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26 Jun 2011

Travel Advice for the Aspiring Student of Druidry

A beautiful poem by Daniel MacKenzie.
I can't find a website for Daniel, so I transcribed this from an OBOD podcast.


Step onto the path into the forest.
The path that is completely new, yet so familiar.


On the first clearing, you will meet an old druid and he will tell you a story.
Remember it well, it will guide you back.


When you meet the crooked old one, give her something.
Be compassionate towards the ugly one, he deserves it.
Be cautious towards the pretty one, she can be treacherous.
Listen to the experiences of the blind old man, but be prepared to make your own.


When you scold your finger, lick it.
The earthly confinements of your body will set you free.
Your watery tears, both of laughter and of loss will drown you if you hold them back.
Your airy thoughts are starved by others and nourished by their absence,
and the fires of transformation hurt, so good.




When you emerge from the dark, damp silence, 
stand in the morning light and let the sun shine on your brow.


Celebrate your birthday and create yourself a gift to share.
And then go on, go deeper into the forest if you dare.


Take heed of the songs of way worn weeds, for they are mostly unemployed and love your attention.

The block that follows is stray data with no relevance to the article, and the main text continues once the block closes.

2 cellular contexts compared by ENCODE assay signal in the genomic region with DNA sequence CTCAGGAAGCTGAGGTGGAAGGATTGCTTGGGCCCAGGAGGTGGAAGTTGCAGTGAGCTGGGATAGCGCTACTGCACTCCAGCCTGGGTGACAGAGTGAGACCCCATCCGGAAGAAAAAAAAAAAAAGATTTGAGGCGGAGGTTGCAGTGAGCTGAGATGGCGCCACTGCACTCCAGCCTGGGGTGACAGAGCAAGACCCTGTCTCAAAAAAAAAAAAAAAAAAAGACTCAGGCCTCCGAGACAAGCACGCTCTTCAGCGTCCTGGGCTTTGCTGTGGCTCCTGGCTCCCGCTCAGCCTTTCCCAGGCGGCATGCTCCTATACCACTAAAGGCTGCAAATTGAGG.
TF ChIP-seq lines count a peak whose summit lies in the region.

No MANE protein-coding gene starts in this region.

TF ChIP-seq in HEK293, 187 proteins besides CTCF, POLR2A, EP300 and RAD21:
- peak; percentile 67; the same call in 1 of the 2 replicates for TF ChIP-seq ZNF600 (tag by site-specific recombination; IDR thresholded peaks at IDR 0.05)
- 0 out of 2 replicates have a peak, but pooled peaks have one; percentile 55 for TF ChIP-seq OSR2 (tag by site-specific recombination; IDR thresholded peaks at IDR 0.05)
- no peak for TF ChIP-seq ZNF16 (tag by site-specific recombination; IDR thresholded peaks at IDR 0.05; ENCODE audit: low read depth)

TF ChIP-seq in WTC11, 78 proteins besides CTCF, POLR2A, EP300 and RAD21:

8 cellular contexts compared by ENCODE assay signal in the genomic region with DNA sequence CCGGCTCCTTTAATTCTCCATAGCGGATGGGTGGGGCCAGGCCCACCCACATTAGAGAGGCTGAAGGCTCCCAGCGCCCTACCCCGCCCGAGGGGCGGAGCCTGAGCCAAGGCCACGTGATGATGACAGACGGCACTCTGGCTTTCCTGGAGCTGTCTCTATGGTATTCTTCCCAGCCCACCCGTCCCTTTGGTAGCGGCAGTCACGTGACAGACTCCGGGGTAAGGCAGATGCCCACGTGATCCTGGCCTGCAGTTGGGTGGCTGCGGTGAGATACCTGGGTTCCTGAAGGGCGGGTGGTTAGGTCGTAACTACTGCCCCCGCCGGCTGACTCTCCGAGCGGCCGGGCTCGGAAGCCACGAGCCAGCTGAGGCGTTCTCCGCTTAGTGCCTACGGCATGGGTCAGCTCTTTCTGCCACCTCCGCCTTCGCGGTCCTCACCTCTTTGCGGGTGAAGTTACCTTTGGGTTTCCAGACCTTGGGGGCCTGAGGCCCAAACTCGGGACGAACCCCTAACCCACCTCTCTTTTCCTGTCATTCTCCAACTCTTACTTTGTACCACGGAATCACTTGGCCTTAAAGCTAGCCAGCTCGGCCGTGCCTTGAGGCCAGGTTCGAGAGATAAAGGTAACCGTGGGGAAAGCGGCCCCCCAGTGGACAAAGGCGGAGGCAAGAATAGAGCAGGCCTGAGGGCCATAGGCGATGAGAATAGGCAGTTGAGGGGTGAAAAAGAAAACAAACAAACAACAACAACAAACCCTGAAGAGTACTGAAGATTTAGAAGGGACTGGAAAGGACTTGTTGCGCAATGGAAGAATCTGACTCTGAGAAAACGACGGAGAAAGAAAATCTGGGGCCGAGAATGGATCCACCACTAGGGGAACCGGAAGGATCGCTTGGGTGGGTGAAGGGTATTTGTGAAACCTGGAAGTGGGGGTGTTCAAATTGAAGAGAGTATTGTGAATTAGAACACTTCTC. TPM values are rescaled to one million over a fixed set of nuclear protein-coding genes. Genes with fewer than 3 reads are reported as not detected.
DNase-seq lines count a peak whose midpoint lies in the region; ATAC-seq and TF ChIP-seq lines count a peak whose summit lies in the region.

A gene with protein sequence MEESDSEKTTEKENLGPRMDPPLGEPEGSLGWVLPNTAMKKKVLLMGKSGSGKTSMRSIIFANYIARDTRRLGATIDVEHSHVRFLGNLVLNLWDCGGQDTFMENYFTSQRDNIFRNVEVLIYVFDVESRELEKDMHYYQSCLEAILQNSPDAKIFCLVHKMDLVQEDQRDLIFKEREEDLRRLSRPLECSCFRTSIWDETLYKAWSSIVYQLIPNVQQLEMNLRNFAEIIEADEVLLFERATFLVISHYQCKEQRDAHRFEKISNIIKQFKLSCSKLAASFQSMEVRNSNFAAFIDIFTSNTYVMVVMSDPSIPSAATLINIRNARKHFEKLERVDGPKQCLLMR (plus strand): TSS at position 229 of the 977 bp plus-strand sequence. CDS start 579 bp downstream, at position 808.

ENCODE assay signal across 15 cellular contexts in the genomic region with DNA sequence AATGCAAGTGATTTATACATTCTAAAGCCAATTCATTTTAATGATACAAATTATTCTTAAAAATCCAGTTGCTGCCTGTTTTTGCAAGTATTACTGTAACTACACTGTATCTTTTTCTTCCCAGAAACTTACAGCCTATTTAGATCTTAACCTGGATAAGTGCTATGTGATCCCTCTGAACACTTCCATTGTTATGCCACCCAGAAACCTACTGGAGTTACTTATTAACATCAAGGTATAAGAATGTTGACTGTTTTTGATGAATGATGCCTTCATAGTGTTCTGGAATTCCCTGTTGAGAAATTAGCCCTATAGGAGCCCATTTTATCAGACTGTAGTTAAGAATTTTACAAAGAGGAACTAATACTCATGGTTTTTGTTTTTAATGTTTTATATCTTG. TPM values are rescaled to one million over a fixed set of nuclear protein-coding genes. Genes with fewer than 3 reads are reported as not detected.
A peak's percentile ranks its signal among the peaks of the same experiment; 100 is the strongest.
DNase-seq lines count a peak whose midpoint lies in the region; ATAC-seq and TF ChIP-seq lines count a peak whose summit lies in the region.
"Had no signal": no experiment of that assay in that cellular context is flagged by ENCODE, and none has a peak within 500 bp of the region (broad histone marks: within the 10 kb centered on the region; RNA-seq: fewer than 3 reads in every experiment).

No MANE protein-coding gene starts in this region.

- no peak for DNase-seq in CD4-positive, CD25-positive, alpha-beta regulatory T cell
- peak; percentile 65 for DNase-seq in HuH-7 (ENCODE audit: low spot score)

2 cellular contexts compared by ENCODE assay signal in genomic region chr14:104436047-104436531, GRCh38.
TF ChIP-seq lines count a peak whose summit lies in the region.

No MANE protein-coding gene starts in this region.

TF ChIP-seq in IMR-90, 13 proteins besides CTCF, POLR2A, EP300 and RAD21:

Some might clean for you, some might heal you, and some might bless you.
Recruit them as you wish, but don’t over tax them or they will unionise and bring you down.


Keep a journal. For all that’s worth, keep a journal because the clearer your dreams get, the more hazy your recollections of the waking world will be.


When a tree gives you a gift, keep it. But give something of yourself in return.
When you make a first approach, make an entrance, but a gentle one.
And know that most farewells need to be done three times before you can really set off again.


In a round clearing, the seasons sit in circle, having a feast. Join them as often as you can and learn their stories. Spring is secretly in love with autumn, but don’t tell summer, she will only gossip and worsen winters mood.


Mind your manners when you meet with the deceased. Know that long-dead relatives can be as loving as live ones, but also, sometimes, as much a pest.
When a skeleton turns up, lay it gently to peace in a nice place or it will bite you and the wound will fester.


Be prepared to get hurt with scratches and bruises on the way.
Some will ease away smoothly and some will leave scars.
Some will never heal, but in time you might learn to see in the cut, fates way of making a punchline.


Remember who you are. Remember where you came from. Remember your name.
And then forget it all for a time. Be like a wild beast and live freely and without care in the forest.
It will all come back to you at the right moment.




When the trees are stripped bare, prepare.
When the sap rises, sing praises.
When the trees are green, be serene.


The stars will tell you stories, but beware, then tend to exaggerate and their morals are sometimes quite patronising.
Feel free to set them right.


You may pause here now and enjoying the gifts you have received, the stories you have heard, and change your shoes.